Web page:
Association of CagA+ Helicobacter pylori infection with aortic atheroma

Haim Shmuely, Douglas J. Passaro, Mordehai Vaturi, Alex Sagie*, Silvio Pitlik, Zmira Samra, Yaron Niv, Rivka Koren, Daniella Harell, Jacob Yahav

*Corresponding author for this work

Research output: Contribution to journalArticlepeer-review


Background: To investigate possible association between infection with CagA+ strains of Helicobacter pylori and aortic atheroma diagnosed by transesophageal echocardiography. Methods and results: One hundred and eighty-eight consecutive subjects prospectively examined for presence of aortic atheroma (localized intimal thickening of ≥3 mm) by transesophageal echocardiography were tested for serum IgG antibodies against H. pylori (enzyme-linked immunosorbent assay) and CagA protein (Western blot assay). The association between infection with H. pylori, CagA status of the infecting H. pylori strains, and aortic atherosclerosis was evaluated after adjusting for coronary artery disease risk factors. There was a linear trend for presence of atheroma in subjects with CagA-positive H. pylori infection (51/81, 63%) compared to subjects with CagA-negative H. pylori infection (21/45, 46.7%) and uninfected subjects (18/62, 29%) (p = 0.003). H. pylori seropositivity was not associated with aortic atheroma (OR 2.9; 95% CI, 0.8-10.3; p = 0.11) when CagA status is not taken into account. On multivariate analysis, parameters associated with risk of aortic atheroma were CagA-positive H. pylori seropositivity (OR 4.4; 95% CI, 1.4-14.7; p = 0.01), older age (OR 1.2; 95% CI, 0.9-14.7; p = 0.01), having ever smoked cigarettes (OR 3.6; 95% CI, 1.3-10.0; p < 0.001), and elevated serum triglyceride level (OR 3.4; 95% CI, 1.3-9.4; p = 0.02). Conclusions: After controlling for H. pylori infection and coronary artery disease risk factors, infection with a CagA-positive strain of H. pylori was independently associated with aortic atherosclerosis. This study suggests a gradient of atherosclerosis between uninfected individuals and patients with CagA-positive H. pylori infection and should prompt research into the role of CagA-positive H. pylori infection in the inflammatory atherosclerotic process.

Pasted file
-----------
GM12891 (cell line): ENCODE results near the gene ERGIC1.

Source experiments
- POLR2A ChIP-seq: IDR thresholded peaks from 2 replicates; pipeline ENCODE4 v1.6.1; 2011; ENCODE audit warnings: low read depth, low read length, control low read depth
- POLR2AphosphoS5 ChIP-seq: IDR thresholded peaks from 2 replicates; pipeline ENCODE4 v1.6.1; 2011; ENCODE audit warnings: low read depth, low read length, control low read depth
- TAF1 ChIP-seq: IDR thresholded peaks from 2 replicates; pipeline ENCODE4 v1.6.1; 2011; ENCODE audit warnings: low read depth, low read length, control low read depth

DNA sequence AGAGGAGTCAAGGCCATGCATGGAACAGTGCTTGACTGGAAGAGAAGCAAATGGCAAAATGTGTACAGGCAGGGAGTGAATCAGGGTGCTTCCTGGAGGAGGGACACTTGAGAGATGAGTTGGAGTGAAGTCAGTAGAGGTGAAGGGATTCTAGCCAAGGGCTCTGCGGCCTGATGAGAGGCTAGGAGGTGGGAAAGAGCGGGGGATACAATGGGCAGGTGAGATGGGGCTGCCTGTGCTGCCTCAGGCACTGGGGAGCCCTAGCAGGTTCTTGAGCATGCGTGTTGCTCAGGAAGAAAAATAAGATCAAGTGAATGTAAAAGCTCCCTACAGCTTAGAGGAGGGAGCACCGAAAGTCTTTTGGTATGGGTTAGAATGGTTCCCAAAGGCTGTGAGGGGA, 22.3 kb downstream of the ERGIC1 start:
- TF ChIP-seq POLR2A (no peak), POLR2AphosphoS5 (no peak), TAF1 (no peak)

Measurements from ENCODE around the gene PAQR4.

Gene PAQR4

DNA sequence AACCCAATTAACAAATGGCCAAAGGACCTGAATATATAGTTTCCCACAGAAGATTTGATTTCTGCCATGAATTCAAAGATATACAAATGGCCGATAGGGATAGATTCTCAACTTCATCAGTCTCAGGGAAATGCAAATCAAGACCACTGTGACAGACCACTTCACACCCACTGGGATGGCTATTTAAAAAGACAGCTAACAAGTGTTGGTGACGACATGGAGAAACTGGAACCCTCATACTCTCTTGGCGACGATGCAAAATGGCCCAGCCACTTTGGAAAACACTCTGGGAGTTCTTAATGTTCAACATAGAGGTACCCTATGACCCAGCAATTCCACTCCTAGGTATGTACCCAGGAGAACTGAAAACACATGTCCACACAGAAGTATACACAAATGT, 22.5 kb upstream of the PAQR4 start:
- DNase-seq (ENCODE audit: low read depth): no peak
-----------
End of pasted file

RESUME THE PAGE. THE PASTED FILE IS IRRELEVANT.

Original languageEnglish
Pages (from-to)127-132
Number of pages6
Issue number1
StatePublished - Mar 2005


  • Aorta
  • Atherosclerosis
  • Echocardiography
  • Infection


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